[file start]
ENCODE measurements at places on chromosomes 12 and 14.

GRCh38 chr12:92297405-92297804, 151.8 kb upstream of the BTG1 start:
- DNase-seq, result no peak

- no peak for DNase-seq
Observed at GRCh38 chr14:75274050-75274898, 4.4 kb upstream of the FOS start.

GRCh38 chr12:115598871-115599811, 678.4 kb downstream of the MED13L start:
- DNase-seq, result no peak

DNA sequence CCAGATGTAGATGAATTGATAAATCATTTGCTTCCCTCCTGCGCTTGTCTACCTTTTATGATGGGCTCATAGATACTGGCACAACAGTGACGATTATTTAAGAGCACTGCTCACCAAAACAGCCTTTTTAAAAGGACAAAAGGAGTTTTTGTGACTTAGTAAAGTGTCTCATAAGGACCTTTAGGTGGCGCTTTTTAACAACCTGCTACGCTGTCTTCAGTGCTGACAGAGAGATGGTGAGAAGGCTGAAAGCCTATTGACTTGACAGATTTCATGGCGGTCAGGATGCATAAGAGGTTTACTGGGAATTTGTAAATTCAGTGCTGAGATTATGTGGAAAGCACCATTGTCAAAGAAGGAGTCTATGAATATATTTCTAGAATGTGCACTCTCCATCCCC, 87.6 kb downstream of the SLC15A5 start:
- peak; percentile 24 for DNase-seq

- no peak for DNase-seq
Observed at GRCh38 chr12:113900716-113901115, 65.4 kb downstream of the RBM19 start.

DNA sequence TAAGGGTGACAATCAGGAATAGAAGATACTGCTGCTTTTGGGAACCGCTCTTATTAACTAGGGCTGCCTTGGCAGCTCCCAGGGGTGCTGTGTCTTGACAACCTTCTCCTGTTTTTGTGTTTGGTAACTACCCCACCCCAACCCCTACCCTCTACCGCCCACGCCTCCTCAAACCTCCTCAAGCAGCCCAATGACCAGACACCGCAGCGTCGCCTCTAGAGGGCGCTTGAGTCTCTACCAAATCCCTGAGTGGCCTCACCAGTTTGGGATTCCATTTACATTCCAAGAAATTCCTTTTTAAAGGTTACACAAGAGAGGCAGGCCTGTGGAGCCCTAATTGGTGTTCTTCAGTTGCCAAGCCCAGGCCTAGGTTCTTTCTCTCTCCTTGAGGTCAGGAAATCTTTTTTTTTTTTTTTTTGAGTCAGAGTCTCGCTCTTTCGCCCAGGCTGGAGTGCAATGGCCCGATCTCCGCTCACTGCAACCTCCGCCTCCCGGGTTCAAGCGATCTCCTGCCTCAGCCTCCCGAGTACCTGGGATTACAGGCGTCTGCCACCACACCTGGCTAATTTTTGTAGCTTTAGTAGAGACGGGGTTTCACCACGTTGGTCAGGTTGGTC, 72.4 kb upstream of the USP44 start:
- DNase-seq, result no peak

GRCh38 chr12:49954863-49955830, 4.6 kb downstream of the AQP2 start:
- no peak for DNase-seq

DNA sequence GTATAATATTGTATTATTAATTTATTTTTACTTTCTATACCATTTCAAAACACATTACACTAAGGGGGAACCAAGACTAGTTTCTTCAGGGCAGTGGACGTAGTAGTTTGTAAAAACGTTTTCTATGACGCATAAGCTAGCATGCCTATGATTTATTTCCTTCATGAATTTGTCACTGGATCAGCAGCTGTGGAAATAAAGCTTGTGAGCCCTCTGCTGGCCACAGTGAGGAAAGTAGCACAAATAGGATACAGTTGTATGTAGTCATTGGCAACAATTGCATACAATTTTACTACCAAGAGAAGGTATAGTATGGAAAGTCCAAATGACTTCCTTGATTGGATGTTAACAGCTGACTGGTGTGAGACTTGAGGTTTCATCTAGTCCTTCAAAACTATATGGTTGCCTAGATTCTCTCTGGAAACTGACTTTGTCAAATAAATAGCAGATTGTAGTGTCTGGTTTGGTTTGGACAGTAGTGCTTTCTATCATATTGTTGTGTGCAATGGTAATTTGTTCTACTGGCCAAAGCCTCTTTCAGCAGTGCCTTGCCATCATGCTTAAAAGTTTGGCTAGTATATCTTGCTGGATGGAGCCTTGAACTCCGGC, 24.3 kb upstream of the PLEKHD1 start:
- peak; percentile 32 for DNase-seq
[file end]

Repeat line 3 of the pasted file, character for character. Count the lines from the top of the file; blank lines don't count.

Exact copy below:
- DNase-seq, result no peak